Page:Speeches And Writings MKGandhi.djvu/57

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I feel sure that nothing less than a definite vision of Home Rule to be realised in the shortest possible time will satisfy the Indian people. I know that there are many in India who consider no sacrifice is too great in order to achieve the end, and they are wakeful enough to realise that they must be equally prepared to sacrifice themselves for the Empire in which they hope and desire to reach their final status. It follows then that we can but accelerate our journey to the goal by silently and simply devoting ourselves heart and soul to the work of delivering the Empire from the threatening danger. It will be a national suicide not to recognise this elementary truth. We must perceive that, if we serve to save the Empire, we have in that very act secured Home Rule.

Whilst, therefore, it is clear to me that we should give to the Empire every available man for its defence, I fear that I cannot say the same thing about the financial assistance. My intimate intercourse with the raiyats convinces me that India has already donated to the Imperial Exchequer beyond her capacity. I know that, in making this statement, I am voicing the opinion of the majority of my countrymen.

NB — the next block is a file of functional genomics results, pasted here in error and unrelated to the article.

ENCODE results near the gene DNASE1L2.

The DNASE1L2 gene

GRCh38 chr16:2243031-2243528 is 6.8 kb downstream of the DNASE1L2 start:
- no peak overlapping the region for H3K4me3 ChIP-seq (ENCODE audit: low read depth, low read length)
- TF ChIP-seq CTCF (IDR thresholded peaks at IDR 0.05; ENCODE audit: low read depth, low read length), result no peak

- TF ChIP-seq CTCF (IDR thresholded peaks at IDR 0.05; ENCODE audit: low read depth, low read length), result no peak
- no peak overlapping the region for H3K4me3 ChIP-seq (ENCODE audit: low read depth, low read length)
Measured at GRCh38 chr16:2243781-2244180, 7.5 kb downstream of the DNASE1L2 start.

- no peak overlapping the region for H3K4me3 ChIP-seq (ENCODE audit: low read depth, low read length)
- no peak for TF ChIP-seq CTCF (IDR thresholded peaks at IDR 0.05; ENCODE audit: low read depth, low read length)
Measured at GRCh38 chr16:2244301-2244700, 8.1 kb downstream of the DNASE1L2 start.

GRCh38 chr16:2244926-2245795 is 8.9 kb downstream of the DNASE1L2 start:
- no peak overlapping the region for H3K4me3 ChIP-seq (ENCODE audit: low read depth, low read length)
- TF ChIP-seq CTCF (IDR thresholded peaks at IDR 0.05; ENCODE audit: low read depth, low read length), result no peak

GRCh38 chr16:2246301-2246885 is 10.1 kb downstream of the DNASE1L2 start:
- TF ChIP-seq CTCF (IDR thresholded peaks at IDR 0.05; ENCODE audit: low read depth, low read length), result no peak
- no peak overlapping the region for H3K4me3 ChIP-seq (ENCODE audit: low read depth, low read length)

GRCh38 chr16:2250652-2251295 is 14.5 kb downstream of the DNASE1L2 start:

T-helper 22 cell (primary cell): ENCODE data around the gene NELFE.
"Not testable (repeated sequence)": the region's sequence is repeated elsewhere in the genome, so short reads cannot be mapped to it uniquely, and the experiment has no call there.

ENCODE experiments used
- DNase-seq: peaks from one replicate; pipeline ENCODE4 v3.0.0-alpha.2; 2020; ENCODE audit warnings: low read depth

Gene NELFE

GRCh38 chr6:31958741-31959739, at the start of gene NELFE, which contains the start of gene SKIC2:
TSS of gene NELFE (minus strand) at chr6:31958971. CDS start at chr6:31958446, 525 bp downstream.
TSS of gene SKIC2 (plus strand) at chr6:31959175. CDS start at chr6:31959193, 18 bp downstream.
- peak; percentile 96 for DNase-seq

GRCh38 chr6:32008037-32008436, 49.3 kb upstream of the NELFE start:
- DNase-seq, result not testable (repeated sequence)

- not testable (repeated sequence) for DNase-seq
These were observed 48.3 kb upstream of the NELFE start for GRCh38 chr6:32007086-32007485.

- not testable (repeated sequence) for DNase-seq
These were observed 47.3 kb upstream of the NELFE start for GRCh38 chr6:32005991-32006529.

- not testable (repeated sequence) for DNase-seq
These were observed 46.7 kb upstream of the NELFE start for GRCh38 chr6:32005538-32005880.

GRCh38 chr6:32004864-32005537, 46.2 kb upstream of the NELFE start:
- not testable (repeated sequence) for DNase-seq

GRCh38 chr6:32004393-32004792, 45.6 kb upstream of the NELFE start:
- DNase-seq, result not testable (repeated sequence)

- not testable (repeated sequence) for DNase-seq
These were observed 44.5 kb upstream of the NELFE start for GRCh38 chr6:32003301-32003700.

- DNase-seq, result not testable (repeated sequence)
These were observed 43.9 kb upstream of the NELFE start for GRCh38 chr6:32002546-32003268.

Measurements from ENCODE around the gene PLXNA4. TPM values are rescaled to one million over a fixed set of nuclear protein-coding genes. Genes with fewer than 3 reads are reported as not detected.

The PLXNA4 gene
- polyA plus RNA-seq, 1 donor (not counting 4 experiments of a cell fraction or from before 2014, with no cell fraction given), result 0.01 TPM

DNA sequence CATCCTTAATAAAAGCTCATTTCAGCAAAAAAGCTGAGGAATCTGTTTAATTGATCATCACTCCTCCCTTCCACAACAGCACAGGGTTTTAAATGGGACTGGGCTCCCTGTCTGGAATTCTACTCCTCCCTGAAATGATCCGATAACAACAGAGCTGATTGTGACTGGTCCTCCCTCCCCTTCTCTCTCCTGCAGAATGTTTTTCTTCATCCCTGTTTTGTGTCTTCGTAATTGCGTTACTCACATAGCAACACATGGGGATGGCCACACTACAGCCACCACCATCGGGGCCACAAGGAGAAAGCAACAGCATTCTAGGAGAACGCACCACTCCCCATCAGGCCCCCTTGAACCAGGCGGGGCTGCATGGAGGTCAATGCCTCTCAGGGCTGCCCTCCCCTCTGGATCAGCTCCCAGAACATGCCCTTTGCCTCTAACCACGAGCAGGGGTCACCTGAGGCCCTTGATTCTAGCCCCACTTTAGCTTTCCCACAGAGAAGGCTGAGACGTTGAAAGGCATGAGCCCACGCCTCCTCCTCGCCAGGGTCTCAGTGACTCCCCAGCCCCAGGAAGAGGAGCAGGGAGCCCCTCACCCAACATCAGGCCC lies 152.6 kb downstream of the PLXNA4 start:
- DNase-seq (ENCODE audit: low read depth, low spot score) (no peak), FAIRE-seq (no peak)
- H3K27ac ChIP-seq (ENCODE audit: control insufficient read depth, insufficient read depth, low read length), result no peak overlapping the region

It is interesting to note that even so early as this Mr. Gandhi foreshadowed his views on the Khilafat question of which we shall hear so much indeed in the subsequent pages. Mr. Gandhi wrote these words in a letter to the Viceroy:—

Lastly, I would like you to ask His Majesty’s Ministers to give definite assurance about the Muhammadan States. I am sure you know that every Muhammadan is deeply interested in them. As a Hindu I cannot be indifferent to their cause. Their sorrows must be our sorrows. In the most scrupulous regard for the rights of these States and for the Muslim sentiment as to the places of worship and in your just and timely treatment of the Indian claim to Home Rule lie the safety of the Empire. I write this, because I love the English nation and I wish to evoke injevery Indian the loyalty to Englishman.


On June 10, 1918, Lord Willingdon, then Governor of Bombay, presiding over the Bombay War Conference, happened to make an unfortunate reference to Home Rulers. Mr. Tilak who was on the war-path resented what he deemed an unwarranted insult to Home Rulers and instantly launched on a downright political oration. His Excellency ruled him out of order and one by one the Home Rulers left the Conference. Mr. Gandhi was asked